Coalition practices performing and recording together 

Paul Bissell and what he calls his Coalition of the Willing re-create classic and iconic songs in Studio A of the Music Building. Bissell, a sound recording technology professor, and his students continuously prove their ability to create recordings that sound just as good as the originals.

“It started basically as a question of, ‘Can I make sounds that sound great without any limitations?’” Bissell said, “and it became a proof of concept for the students that everything they do in this studio is exactly what I’ve taught them how to do.”

The group is made up of music professors and students who were hand-picked and asked by Bissell to participate outside of their scheduled class times.

“It’s his Coalition of the Willing, that’s what he calls it,” said sound recording technology major Brittany Richardson. “He basically bribes everyone with free dinner to come and record for him, gives us a couple months to have the songs ready to play, and when the day of recording comes he has it so well planned that it plays out exactly the way he planned it.”

Richardson began her work with the coalition as a camera operator, and has since progressed to become a performer and later the digital audio workstation operator.

According to Richardson, who had a radio and television degree, her background gave Bissell’s project extra help and expertise with the videos. Richardson joined the coalition around the same time Bissell began video recording the sessions.

“We’d done so many cool recording projects before, and they were never recorded,” Bissell said. “So I thought, all right, let’s just grab some iPhones, and so that’s where it started.”

The Coalition of the Willing has since upgraded their video equipment to include multiple stationary cameras and even a mobile handheld camera.

“A lot of people in there are very seasoned musicians,” said Elo Sutphin, a sound recording technology major and also a member of the group. “it’s an honor to get picked and play for the coalition, it’s a big deal.”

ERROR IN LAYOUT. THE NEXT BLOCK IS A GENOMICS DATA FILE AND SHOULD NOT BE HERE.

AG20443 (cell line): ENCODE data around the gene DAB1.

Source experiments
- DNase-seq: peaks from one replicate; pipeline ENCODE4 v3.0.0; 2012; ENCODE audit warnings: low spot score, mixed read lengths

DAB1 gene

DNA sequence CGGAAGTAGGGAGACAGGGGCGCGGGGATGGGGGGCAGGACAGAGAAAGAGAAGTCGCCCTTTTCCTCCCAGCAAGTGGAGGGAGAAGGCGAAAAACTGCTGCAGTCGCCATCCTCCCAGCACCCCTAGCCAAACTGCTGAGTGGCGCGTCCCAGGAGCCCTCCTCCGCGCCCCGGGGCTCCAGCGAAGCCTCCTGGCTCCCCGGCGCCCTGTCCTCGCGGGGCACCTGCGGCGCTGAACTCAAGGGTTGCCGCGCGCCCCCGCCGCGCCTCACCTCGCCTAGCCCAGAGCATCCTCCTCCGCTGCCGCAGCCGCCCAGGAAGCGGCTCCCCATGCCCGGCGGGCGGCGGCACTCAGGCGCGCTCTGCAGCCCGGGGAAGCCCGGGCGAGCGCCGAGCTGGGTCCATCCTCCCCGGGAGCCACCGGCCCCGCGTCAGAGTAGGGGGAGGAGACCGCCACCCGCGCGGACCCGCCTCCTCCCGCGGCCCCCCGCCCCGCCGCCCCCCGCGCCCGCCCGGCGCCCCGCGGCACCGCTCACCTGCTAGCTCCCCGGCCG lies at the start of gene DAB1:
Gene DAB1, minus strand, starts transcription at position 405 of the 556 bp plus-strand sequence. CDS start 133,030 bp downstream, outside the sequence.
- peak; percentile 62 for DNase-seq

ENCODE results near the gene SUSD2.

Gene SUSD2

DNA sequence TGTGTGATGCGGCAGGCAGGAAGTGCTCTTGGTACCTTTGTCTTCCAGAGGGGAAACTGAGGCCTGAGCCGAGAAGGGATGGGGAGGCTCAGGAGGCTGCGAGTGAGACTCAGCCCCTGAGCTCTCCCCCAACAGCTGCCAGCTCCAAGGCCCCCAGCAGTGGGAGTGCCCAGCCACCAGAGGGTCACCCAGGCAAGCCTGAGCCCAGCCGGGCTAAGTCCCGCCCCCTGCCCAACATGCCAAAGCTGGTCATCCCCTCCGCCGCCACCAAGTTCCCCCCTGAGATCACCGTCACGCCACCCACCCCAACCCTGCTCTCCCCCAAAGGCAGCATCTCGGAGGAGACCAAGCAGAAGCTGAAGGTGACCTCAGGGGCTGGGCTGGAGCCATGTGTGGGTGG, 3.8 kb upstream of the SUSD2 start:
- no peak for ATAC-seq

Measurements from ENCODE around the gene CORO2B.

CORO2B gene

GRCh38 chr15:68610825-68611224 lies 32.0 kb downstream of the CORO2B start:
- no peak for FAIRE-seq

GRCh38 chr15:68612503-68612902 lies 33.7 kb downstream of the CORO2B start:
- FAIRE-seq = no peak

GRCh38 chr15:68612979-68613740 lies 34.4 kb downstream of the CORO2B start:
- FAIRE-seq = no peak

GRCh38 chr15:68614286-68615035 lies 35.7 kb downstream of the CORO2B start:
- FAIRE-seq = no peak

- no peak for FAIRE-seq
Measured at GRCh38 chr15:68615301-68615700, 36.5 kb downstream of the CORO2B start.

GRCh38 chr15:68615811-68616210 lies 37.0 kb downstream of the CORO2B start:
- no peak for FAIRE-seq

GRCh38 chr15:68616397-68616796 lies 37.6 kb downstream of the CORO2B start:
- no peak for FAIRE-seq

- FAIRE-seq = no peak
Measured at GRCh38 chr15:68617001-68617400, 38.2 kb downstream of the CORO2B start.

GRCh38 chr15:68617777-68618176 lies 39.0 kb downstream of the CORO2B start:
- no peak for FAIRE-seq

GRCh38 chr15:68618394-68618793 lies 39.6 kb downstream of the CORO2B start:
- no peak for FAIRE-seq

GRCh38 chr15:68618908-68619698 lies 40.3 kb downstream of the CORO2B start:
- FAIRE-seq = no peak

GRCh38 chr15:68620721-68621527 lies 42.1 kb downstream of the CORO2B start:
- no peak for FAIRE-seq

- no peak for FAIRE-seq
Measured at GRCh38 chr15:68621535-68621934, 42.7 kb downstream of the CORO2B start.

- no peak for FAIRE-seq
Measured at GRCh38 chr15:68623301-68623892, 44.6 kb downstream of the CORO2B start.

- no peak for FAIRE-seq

Sutphin was first asked to join the coalition for the “Fight The Power” video uploaded in April 2017, and has since performed with the coalition twice.

“It’s amazing, everybody works together to make it happen, but nothing would happen without Dr. Bissell, he’s amazing,” Sutphin said.

Bissell records, edits and uploads the videos to YouTube himself, according to Sutphin.

The videos are shot during the recording session and are uploaded to YouTube within 24 hours. Bissell strives to keep the video content as close to a live shoot as possible without adding effects or editing too much out, including possible mistakes.

“We’re not going to auto-tune or make anybody fake and pretend like it was done live,” Bissell said. “What you hear and what you see, that is what actually happens.”

Bissell’s focus for these videos is the music production and making it is sound as good as can be. While he notices his video skills are less professional than the audio, he is open to outside collaboration.

“If someone really wanted to help me and if they thought it would be good for their students or good their program or even for them personally, I say jump in,” Bissell said.

The Coalition of the Willing’s videos can be found at www.youtube.com/user/pbissell1.

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